We like to sit on very high horses, don’t we? Every high horse I’ve gotten comfortable on has bucked me off. I suppose that is the nature of aging (and learning). I still have my moments.
Jeff Davis was only a decent cadet at West Point, but an excellent rider and extremely good looking (according to EVERYONE who met him). His military bearing, his grace, his unflappable sense of person integrity impressed friends and acquaintances, but he wasn’t perfect. He was involved in the EGGNOG RIOTS at West Point. Yes, it was as silly as the name. The boys smuggled in whiskey and got completely out of control one Christmas.
As a handsome military man things sometimes happen. I’m no apologist but I have a checkered past (and I was a straight A student set for great things!). For over a hundred years people have wondered about Jeff’s debilitating eye infection. The current theory is that AT SOME POINT JEFFERSON DAVIS CONTRACTED HERPES SIMPLEX. Jeff was not the sort to kiss and tell (as far as we know). I wonder at our shock over the Donald’s crass words when we seemed to love the bawdy talk of the women of Sex in the City–but maybe it’s just another high horse waiting to bolt.
Jeff Davis fell in love with Sarah Knox Taylor. When her father ZACHARY TAYLOR refused to give his blessing to the couple, worried that his daughter would have a horrible life following Jeff in the military, Jeff resigned. Three months after their wedding Sarah died of malaria. Jeff almost died as well. I wonder if his eye troubled him yet?
I think we tend to gloss over what pain and tragedy does to a man (or woman). My brother went crazy for about five years when his wife died of brain cancer. Imagine a wedding and a funeral so closely following. Imagine the weakness and depression felt by a young man recovering from malaria and the loss of a young, beautiful wife.
Jeff hermit-ted himself away on the plantation his brother gave him as a wedding gift. He read history. He by chance went to a political meeting and to his surprise was given a position. This post is not about slavery. It’s not about tearing down monuments and in doing so tearing down the complexities of history (don’t you mourn the loss of photos and diaries of your forebears when you find a heartless relative threw them away as clutter?)
People in pain sometimes fight battles and cling to old ideas as their only means of survival. At a Christmas party Jeff met Varina Davis, a girl with Northern ties. Was Jeff just lonely? Did he love her as much as Sarah? They married.
We look at photographs of Jefferson Davis as either a hero of the “Lost Cause” or a hardhearted traitor to his country, but it’s never that easy. Jeff served his country in and out of the military for years. Slavery (only recently done away with in England and still quite a popular thing in the rest of the world including Africa at the time) was seen by different people in different ways–just as pro-life people see things differently about abortion than other people. Most of us go with the flow. We listen to the people with strong opinions one way or the other but very few of us do more than that.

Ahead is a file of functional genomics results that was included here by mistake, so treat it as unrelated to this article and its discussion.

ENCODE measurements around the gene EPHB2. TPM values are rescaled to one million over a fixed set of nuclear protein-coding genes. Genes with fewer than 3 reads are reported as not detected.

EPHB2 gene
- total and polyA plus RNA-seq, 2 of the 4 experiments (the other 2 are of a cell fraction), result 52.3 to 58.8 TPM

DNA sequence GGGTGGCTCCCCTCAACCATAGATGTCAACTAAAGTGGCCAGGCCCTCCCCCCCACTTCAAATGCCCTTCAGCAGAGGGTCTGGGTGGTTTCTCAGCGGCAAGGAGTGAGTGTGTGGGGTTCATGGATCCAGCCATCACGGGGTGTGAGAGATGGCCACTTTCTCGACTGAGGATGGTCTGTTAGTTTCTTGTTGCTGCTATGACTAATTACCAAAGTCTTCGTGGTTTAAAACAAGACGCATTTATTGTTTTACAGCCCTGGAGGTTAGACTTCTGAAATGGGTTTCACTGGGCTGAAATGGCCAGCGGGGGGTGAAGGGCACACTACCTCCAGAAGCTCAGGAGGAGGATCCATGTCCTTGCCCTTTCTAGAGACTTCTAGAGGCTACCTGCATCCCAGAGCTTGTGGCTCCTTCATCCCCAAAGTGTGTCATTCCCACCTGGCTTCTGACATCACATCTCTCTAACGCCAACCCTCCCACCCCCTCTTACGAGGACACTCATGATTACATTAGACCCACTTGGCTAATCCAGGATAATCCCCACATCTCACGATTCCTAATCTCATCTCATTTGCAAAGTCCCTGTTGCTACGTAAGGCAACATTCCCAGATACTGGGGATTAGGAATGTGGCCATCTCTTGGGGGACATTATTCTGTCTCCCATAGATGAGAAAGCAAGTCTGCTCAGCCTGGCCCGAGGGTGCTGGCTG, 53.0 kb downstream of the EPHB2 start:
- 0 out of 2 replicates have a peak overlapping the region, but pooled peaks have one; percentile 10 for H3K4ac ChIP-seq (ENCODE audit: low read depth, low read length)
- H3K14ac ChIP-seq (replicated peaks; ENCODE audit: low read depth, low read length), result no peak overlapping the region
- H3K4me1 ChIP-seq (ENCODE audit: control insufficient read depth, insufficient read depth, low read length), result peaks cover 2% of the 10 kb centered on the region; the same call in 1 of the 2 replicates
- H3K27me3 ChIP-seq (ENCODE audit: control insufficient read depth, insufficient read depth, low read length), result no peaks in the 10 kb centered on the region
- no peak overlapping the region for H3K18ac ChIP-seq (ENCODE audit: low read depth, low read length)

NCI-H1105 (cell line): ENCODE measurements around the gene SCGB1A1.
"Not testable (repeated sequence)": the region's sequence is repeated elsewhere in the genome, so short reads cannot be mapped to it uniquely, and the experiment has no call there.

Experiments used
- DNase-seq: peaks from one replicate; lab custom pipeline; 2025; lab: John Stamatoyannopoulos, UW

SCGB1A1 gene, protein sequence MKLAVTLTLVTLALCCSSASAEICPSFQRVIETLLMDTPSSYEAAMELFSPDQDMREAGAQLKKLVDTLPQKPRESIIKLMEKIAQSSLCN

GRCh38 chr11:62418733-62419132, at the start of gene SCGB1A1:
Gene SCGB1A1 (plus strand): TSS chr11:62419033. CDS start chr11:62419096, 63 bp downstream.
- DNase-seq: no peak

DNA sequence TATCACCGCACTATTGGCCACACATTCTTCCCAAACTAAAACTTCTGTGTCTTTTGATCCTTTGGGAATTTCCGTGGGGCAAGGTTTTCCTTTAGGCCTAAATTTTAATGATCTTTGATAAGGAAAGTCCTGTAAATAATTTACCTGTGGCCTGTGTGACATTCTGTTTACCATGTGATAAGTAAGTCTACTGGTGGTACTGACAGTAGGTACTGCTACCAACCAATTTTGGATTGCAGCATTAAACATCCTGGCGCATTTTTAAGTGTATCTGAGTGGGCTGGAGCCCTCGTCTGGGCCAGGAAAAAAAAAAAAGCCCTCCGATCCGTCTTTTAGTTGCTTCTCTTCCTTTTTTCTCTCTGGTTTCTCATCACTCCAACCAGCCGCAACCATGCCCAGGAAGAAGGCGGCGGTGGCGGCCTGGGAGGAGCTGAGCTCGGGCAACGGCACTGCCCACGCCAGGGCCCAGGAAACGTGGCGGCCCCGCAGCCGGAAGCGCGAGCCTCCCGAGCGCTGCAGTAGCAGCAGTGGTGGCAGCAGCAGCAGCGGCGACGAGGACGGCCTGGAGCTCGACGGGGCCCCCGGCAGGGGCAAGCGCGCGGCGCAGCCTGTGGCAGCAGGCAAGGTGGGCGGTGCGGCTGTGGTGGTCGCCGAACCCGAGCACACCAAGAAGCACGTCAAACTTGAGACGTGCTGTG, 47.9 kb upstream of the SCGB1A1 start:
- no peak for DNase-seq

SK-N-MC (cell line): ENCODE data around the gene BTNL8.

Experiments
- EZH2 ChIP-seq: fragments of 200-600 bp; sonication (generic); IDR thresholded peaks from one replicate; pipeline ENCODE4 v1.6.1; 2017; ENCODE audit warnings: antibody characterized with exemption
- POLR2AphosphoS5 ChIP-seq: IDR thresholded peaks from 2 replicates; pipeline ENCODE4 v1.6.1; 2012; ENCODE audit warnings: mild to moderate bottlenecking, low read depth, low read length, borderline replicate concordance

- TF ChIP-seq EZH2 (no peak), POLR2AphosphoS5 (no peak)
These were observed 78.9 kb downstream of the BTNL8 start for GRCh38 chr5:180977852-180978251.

As the debates about slavery heated up again (for slavery was debated constantly since the founding of the nation) so did Jeff’s pain. Herpes simplex comes with black pimples forming around the eye, the eye swells and a film forms. I won’t disgust you with the horrible details of 19th century treatment but it was bad. During a recurrence of symptoms which can lay dormant for a time, Davis lay in a darkened room for days and weeks. Did he wonder if any of it was his fault? Why would he? Even a strong wind hitting the eye was said to bring on his outbreaks.
But there was more. Sudden and severe shocks of pain assaulted his face. A pain so terrible that Varina said the only words Jeff spoke to her were intermingled with such tortured cries of anguish she could hardly stand it. But she did. With every bout of TRIGEMINAL NEURALGIA (considered one of the most painful nerve disorders known to man) Varina stayed at Jeff’s side–sometimes just holding his hand. He could neither eat nor move–again this went on for days and weeks. As a senator he cared so deeply for his duties that on many occasions Varina and others carried him to his work in Washington.
If Jeff loved Varina at first, he was devoted to her now (and would be for the rest of his life).
Jeff shared an unlikely friendship with WILLIAM SEWARD, an openly pragmatic anti-slavery senator from New York, and through Jeff’s illnesses Seward visited him on a daily basis. When a doctor suggested Jeff might have to have his eye removed, Seward reportedly cried with Varina that to spoil Jeff’s face–a face of such masculine beauty– would break their hearts.
Words said in a sick bed are often quite interesting:
After Seward admitted that he never voted but only as it might help his career, “The weakened Mississippian gasped to Seward, ‘Do you ever speak from conviction alone?’
“‘Ne-ever,’ said Seward, stretching out the word as he leaned forward in his chair.
“Davis raised his head from the pillow, looked right at his Northern friend, and said in a low voice, ‘As God is my judge, I never spoke from any other motive.’
“Seward was genuinely moved.”**
**Essay inspired by Bruce Chadwick’s book 1858
Attacks of trigeminal neuralgia may be triggered by the following:
- Touching the skin lightly
- Brushing teeth
- Blowing the nose
- Drinking hot or cold beverages
- Encountering a light breeze
- Applying makeup